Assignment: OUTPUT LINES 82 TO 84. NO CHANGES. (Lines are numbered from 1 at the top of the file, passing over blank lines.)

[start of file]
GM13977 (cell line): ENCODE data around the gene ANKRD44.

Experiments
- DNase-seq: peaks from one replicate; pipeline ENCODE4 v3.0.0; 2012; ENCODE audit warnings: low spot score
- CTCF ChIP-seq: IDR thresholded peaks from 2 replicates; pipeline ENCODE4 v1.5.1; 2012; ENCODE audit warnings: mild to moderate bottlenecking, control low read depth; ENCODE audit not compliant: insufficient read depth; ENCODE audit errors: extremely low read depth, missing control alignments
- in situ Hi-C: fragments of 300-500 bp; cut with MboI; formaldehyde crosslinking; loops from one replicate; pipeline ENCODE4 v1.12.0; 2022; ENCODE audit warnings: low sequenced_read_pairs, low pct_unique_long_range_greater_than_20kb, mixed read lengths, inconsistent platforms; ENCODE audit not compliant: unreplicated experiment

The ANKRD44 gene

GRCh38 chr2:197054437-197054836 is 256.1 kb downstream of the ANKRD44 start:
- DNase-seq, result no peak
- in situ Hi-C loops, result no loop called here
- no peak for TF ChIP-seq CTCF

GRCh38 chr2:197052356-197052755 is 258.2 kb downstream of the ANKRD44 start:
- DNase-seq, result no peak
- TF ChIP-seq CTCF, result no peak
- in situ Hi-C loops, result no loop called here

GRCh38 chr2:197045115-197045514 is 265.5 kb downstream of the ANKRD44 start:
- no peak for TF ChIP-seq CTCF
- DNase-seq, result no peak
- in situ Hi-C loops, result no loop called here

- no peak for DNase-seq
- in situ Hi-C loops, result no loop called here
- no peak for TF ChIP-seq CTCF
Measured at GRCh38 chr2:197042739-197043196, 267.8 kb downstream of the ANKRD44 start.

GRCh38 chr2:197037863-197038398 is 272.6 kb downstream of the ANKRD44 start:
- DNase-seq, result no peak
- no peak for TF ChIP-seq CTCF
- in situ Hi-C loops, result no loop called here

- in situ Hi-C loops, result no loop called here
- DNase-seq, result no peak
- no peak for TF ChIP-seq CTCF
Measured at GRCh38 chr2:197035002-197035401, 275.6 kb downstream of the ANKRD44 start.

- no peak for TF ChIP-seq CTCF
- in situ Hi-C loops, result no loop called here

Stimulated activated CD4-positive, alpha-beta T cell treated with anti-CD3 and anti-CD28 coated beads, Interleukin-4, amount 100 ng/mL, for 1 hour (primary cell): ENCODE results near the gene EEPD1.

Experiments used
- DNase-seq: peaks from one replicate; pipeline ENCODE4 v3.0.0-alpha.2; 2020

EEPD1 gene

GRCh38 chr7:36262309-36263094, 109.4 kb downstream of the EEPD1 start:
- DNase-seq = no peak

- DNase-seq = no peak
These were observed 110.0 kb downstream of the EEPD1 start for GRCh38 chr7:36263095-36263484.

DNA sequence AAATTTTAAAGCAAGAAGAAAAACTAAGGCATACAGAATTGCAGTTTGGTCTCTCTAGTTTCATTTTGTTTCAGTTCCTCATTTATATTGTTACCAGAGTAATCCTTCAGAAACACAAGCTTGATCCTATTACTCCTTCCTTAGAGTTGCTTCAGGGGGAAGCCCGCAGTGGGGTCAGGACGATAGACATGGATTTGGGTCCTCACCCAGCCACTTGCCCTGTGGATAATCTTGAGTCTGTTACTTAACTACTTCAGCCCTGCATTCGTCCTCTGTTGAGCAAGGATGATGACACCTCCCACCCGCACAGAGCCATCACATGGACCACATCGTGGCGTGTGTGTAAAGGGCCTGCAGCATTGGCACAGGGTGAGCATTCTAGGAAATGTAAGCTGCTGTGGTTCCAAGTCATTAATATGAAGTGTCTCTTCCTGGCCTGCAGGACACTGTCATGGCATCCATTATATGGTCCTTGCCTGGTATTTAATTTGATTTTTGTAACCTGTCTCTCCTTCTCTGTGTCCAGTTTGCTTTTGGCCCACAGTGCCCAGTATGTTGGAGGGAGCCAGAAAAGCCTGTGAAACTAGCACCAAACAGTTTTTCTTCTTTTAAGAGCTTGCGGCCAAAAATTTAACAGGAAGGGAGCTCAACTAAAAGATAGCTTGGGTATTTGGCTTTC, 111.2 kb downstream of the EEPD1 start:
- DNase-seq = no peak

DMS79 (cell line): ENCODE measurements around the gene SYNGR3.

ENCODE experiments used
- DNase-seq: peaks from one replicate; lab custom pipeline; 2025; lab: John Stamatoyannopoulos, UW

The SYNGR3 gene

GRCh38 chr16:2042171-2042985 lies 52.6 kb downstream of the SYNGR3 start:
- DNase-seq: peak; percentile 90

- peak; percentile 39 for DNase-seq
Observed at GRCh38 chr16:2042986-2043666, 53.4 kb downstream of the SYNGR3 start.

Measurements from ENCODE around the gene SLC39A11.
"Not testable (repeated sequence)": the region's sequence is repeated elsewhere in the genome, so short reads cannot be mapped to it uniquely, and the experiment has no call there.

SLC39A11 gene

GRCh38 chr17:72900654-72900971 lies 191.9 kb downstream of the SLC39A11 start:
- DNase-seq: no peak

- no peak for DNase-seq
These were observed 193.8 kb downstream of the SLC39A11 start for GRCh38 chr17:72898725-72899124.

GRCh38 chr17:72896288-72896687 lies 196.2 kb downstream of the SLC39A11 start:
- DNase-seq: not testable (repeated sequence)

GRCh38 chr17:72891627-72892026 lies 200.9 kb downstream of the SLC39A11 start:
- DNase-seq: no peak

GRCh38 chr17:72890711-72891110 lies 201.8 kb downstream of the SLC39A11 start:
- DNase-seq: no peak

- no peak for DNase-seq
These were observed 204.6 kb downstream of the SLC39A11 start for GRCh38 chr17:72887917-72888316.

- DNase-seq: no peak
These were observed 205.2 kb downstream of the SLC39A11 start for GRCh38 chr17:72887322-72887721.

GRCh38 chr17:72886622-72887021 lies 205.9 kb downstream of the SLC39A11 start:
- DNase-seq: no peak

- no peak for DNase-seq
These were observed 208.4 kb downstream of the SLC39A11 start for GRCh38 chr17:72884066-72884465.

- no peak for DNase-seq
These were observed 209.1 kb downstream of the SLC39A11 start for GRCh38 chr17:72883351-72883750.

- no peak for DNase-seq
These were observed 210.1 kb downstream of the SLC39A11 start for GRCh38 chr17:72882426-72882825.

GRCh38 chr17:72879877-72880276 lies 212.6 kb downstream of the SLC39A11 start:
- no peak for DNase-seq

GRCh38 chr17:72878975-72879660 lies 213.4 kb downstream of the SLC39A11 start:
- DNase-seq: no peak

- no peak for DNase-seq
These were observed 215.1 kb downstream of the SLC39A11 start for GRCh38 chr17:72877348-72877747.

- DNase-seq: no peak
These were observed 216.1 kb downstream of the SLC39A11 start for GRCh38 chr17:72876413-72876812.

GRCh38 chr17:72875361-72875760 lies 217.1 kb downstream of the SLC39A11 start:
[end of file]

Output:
- DNase-seq: no peak
These were observed 216.1 kb downstream of the SLC39A11 start for GRCh38 chr17:72876413-72876812.

GRCh38 chr17:72875361-72875760 lies 217.1 kb downstream of the SLC39A11 start: